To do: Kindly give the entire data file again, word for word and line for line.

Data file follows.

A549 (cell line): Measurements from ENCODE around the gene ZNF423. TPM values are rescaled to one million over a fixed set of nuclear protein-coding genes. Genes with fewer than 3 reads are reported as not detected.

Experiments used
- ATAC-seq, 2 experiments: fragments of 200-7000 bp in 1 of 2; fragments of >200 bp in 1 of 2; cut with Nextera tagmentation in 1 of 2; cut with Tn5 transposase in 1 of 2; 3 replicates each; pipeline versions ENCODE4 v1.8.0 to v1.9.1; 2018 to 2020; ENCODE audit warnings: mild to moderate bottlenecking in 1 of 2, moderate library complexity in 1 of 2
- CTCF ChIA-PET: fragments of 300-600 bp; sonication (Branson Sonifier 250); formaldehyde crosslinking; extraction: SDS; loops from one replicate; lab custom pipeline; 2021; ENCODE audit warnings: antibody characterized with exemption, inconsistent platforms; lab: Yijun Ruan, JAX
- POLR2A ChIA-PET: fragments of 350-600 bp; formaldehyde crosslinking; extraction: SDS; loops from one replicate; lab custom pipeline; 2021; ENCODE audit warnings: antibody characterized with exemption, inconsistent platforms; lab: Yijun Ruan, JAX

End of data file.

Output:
A549 (cell line): Measurements from ENCODE around the gene ZNF423. TPM values are rescaled to one million over a fixed set of nuclear protein-coding genes. Genes with fewer than 3 reads are reported as not detected.

Experiments used
- ATAC-seq, 2 experiments: fragments of 200-7000 bp in 1 of 2; fragments of >200 bp in 1 of 2; cut with Nextera tagmentation in 1 of 2; cut with Tn5 transposase in 1 of 2; 3 replicates each; pipeline versions ENCODE4 v1.8.0 to v1.9.1; 2018 to 2020; ENCODE audit warnings: mild to moderate bottlenecking in 1 of 2, moderate library complexity in 1 of 2
- CTCF ChIA-PET: fragments of 300-600 bp; sonication (Branson Sonifier 250); formaldehyde crosslinking; extraction: SDS; loops from one replicate; lab custom pipeline; 2021; ENCODE audit warnings: antibody characterized with exemption, inconsistent platforms; lab: Yijun Ruan, JAX
- POLR2A ChIA-PET: fragments of 350-600 bp; formaldehyde crosslinking; extraction: SDS; loops from one replicate; lab custom pipeline; 2021; ENCODE audit warnings: antibody characterized with exemption, inconsistent platforms; lab: Yijun Ruan, JAX